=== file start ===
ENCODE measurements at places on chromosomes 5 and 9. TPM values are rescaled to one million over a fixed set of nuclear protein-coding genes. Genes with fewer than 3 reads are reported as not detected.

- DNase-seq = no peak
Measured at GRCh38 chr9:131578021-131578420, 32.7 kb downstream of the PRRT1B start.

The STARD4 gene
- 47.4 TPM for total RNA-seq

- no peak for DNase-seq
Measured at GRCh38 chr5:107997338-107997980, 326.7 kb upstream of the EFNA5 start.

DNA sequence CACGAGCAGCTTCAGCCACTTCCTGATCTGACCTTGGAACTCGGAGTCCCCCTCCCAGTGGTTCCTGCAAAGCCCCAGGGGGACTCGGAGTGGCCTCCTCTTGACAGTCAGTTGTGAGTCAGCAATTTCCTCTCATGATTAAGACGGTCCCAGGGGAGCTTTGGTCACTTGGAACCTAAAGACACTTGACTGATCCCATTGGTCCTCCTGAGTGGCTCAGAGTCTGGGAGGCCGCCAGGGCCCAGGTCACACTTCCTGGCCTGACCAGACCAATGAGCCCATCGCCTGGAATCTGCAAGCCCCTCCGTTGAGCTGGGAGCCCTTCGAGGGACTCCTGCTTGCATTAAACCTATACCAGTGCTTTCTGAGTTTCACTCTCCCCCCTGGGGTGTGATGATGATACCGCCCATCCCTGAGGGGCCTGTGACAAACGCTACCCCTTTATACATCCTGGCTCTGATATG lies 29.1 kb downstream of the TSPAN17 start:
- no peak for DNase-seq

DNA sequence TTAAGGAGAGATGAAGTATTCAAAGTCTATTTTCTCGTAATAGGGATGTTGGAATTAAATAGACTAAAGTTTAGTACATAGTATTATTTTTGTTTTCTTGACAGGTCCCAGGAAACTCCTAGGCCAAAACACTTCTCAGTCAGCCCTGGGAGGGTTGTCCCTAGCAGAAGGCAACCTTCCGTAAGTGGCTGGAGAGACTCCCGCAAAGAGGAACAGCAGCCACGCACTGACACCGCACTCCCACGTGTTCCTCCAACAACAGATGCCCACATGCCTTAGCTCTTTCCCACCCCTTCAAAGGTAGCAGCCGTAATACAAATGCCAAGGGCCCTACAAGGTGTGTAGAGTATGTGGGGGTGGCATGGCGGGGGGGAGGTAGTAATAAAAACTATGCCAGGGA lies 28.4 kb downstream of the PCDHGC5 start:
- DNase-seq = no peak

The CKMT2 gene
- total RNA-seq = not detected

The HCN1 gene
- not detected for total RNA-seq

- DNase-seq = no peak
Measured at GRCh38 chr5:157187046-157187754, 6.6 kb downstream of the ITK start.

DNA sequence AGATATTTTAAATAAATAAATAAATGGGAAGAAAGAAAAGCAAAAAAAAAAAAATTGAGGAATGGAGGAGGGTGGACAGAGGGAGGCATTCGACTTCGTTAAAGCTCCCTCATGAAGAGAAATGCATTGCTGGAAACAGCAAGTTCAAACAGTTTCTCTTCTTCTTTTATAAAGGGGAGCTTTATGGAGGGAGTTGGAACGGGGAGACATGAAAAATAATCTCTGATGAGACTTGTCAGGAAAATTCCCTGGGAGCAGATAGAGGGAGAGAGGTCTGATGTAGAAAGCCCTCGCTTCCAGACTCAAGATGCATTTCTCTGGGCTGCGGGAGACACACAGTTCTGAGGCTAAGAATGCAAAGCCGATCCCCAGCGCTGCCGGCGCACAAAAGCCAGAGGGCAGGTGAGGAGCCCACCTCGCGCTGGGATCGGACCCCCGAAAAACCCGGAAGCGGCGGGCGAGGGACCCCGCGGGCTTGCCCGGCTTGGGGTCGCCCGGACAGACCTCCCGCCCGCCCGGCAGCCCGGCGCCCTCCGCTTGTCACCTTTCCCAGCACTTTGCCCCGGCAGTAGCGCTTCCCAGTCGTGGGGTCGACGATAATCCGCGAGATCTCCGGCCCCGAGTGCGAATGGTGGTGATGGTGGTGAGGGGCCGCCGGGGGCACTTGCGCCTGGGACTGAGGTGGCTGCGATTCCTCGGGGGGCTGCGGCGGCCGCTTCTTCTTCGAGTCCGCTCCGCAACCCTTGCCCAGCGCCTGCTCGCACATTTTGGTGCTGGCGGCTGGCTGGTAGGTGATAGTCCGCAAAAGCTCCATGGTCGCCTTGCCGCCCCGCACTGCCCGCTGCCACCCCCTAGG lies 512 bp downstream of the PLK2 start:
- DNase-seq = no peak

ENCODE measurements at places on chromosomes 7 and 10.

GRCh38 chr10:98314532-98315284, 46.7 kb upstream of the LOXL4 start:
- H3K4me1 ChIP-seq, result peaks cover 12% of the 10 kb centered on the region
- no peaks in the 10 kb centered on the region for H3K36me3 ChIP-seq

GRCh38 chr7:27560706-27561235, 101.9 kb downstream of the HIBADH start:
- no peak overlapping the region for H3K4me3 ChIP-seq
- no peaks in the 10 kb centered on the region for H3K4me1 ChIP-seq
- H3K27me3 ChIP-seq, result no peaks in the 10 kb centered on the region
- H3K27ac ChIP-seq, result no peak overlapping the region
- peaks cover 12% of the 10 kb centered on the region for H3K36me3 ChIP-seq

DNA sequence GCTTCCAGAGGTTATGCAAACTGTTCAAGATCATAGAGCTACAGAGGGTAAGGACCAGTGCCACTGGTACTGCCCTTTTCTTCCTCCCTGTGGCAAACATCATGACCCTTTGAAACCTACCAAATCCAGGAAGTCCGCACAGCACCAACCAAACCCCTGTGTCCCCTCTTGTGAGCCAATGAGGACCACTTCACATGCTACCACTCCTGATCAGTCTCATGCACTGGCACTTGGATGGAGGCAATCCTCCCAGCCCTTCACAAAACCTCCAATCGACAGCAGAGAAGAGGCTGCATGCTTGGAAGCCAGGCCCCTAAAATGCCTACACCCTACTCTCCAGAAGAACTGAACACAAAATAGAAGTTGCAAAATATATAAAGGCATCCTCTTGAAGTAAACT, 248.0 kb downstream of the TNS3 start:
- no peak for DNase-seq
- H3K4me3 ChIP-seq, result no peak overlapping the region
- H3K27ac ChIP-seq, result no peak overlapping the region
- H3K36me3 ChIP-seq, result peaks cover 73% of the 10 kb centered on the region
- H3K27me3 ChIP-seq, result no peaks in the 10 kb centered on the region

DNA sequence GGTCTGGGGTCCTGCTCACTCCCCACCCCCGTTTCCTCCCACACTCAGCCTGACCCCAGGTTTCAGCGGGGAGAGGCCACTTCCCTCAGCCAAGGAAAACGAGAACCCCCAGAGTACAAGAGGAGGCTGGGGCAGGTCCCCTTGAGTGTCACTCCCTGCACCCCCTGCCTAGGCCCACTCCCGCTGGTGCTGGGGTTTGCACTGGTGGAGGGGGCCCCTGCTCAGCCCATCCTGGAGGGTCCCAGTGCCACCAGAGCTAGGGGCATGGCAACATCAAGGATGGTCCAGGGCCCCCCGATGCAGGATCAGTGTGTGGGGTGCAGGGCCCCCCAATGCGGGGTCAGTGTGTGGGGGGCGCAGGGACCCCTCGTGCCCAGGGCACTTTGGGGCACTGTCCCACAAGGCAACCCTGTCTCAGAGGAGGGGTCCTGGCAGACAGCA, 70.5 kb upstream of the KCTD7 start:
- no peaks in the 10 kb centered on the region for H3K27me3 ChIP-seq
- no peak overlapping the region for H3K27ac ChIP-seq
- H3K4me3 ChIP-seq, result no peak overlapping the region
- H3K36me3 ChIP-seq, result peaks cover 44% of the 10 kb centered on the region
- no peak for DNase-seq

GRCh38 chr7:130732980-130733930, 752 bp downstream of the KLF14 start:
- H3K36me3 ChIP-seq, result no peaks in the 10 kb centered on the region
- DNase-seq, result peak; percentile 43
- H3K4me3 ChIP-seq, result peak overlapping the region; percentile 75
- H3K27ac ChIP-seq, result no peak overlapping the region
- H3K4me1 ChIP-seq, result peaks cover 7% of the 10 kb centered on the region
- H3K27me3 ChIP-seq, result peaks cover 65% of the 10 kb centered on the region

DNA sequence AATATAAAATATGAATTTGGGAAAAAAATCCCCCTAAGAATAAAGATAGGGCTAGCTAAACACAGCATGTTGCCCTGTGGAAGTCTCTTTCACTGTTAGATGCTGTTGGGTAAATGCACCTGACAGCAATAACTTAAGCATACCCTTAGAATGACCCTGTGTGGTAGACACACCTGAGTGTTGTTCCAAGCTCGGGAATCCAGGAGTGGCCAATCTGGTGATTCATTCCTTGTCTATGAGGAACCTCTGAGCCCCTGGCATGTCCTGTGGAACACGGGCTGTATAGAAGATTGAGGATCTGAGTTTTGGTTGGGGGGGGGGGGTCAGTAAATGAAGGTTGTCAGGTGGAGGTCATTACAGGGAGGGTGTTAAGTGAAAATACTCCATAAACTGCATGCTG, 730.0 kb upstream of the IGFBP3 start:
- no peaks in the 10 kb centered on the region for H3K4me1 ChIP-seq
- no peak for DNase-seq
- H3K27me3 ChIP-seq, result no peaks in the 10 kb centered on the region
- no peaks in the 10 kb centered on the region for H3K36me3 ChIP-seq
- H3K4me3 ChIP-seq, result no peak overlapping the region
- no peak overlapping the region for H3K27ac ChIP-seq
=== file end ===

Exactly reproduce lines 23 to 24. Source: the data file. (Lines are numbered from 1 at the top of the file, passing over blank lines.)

- no peaks in the 10 kb centered on the region for H3K36me3 ChIP-seq

GRCh38 chr7:27560706-27561235, 101.9 kb downstream of the HIBADH start: